Column: 10 tips to help you follow the mid-term election campaign

On your mark ... get set ... demonize and define!

Labor Day marks the political season's unofficial start in a country where the REAL political season is actually 24/7 and closer to some 300 days a year (minus holidays).

Get ready to read a lot of spin, ideology-anchored analysis aimed at promoting partisan fortunes, and polls that will influence the conventional wisdom - and perhaps some voting.

Some tips:

1. Both parties want you to have selective amnesia: Republicans are working mightily to shift blame for the ailing economy on the Democrats and to get voters to forget about the Bush administration's role. Democrats are pointing to Bush and downplay or spin disappointing results from their own policies. This is akin to how both parties blamed each other for the 9/11 attacks when history shows both parties were negligent on terrorism.

2. The mainstream press loves narratives: Key narratives are the declining fortunes of the Democrats and Obama and far-out Tea Party movement candidates. Comments and events that fit within this narrative will get more prominent play - which influences later coverage.

3. Watch independent voters: If it looks as if the Democrats are starting to halt or reverse independent voter defections, it may mean the party is stemming political bleeding.

4. Barack Obama is not doing Chicago-style politics: If Chicago's Mayor Richard Daley politicked like Obama, Daley would have wound up Dog Catcher (if that).

5. The mainstream media is increasingly circumvented: GOPers Jan Brewer, Sarah Palin, Rand Paul and Sharon Angle are avoiding the mainstream media and communicating through social media and friendly ideological interviewers such as Fox News' Sean Hannity. This means they're not being held accountable or fact-checked.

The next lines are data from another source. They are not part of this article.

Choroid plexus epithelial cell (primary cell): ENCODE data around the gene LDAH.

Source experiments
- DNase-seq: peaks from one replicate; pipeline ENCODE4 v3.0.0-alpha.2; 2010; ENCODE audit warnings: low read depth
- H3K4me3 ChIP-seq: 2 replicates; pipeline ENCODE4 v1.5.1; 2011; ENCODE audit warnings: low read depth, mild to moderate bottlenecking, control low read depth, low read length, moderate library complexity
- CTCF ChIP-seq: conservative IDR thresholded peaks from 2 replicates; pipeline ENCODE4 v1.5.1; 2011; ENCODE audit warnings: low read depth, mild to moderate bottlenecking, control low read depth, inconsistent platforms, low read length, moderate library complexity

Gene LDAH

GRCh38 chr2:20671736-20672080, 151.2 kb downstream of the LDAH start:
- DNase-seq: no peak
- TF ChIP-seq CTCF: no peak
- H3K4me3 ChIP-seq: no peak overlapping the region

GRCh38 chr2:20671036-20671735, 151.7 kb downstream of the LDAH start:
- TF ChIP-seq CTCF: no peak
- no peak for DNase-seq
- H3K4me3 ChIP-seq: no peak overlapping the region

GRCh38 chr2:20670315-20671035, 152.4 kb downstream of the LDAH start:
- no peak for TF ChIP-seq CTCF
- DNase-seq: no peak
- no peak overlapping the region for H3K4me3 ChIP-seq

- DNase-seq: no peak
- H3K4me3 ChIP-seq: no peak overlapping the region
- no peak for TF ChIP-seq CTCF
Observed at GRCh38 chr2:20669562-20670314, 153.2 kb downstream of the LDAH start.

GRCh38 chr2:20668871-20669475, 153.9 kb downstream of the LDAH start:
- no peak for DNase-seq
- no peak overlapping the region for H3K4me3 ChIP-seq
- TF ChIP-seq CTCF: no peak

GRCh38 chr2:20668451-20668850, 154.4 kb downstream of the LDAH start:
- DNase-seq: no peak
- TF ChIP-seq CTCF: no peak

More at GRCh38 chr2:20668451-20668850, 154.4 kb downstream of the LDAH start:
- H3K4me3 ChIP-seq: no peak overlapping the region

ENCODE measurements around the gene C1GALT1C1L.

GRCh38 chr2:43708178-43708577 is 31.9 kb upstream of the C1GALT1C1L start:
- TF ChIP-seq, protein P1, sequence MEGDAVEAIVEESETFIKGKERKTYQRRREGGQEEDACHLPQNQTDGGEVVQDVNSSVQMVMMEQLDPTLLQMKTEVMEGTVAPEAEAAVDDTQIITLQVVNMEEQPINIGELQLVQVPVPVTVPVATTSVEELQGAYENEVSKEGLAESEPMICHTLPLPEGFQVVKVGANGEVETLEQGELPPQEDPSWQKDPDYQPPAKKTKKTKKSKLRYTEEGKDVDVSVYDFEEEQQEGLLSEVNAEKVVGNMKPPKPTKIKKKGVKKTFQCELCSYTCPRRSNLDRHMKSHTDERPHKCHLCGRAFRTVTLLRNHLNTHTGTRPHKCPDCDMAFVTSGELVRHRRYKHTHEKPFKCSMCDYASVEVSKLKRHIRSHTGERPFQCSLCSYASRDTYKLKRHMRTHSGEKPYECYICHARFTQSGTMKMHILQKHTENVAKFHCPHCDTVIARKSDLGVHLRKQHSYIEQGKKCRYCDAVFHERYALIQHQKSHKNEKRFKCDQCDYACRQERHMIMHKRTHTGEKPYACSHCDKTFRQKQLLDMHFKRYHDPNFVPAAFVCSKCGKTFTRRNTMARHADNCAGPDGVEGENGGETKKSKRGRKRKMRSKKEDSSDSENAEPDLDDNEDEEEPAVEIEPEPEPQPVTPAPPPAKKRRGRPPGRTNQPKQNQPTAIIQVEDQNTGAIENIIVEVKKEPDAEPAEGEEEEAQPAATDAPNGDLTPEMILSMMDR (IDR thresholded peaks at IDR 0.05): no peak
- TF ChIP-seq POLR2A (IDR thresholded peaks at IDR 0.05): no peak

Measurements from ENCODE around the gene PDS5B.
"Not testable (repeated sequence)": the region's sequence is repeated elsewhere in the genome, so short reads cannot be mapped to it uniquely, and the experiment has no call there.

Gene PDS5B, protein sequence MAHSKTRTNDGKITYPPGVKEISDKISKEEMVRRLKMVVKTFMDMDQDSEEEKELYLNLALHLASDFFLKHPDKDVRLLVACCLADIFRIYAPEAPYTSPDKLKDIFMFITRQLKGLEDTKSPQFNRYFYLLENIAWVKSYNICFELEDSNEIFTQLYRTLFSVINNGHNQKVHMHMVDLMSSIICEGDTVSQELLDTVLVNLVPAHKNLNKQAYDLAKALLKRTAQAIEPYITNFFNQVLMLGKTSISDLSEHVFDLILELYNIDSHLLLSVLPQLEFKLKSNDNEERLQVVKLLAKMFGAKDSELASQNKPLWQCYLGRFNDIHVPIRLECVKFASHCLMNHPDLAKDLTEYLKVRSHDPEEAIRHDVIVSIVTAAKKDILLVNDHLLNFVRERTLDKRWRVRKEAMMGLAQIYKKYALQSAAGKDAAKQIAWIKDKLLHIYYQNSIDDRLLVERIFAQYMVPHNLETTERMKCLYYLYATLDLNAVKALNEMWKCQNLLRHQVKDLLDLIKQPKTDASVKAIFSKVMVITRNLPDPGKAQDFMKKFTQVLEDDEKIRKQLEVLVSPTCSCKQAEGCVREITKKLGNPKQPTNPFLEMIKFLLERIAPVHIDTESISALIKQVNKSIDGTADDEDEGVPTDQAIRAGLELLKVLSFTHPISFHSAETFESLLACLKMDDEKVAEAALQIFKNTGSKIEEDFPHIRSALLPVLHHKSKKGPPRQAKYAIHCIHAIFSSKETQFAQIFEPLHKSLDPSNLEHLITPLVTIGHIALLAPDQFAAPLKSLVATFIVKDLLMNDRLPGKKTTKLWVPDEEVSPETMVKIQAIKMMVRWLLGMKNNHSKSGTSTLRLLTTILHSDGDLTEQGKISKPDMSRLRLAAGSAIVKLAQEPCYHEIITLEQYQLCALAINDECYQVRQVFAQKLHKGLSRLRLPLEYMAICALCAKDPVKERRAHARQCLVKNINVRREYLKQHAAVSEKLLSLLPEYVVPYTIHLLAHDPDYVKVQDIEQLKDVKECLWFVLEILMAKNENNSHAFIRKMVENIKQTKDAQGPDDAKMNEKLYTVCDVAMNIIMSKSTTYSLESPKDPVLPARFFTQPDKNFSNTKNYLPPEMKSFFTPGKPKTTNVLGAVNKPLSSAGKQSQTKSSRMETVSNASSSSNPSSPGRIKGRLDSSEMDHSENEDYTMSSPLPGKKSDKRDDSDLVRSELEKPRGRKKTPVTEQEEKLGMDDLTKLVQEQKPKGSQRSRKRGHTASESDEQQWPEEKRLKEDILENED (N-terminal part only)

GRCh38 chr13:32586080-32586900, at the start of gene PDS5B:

Preaching to the choir can be successful if choir members are in the majority in voting and nonchoir members decide not to show up.

It's about shoring up the base, and it's working

6. If the Dems lose one or both houses, it will be a big loss to them and Obama: Ignore any other spin.

7. If the Dems hold onto both houses, it will be an upset: Ignore any other spin.

8. Ignore newspaper editorials: Newspapers are downsized, ailing and most readers now read tons of Internet opinion before they read editorials. Their influence has declined as venues offering opinion and analysis have increased.

9. Follow a solid pollster: Gallup finds minority and young voters are tepid on the Democrats and that anti-Democratic sentiment is fueling a seeming upcoming GOP tsunami.

If this came from an ideology tainted pollster, I would shrug.

10. Be skeptical of ideological analysts: Forgo getting worked up by political predictions issued by ideological political prognosticators such as the entertaining Dick Morris, whose predictions have sometimes been to accuracy what a banana split is to dieting.

Follow a reliable political crystal ball reader such as the University of Virginia's Larry Sabato.

Sabato predicts a virtual rout for Democrats on Election Day. He analyzes from the standpoint of political science, not political cheerleading or partisan propaganda to bolster one side and/or discourage the other.

It may be oh, so 20th century, but Sabato and some others are still doing serious, stand-back analysis.

And so far NONE of the tea leaves - pardon the expression - look good for the Democrats.

Joe Gandelman is a veteran journalist who wrote for newspapers overseas and in the United States. He is editor-in-chief of The Moderate Voice, an Internet hub for independents, centrists and moderates.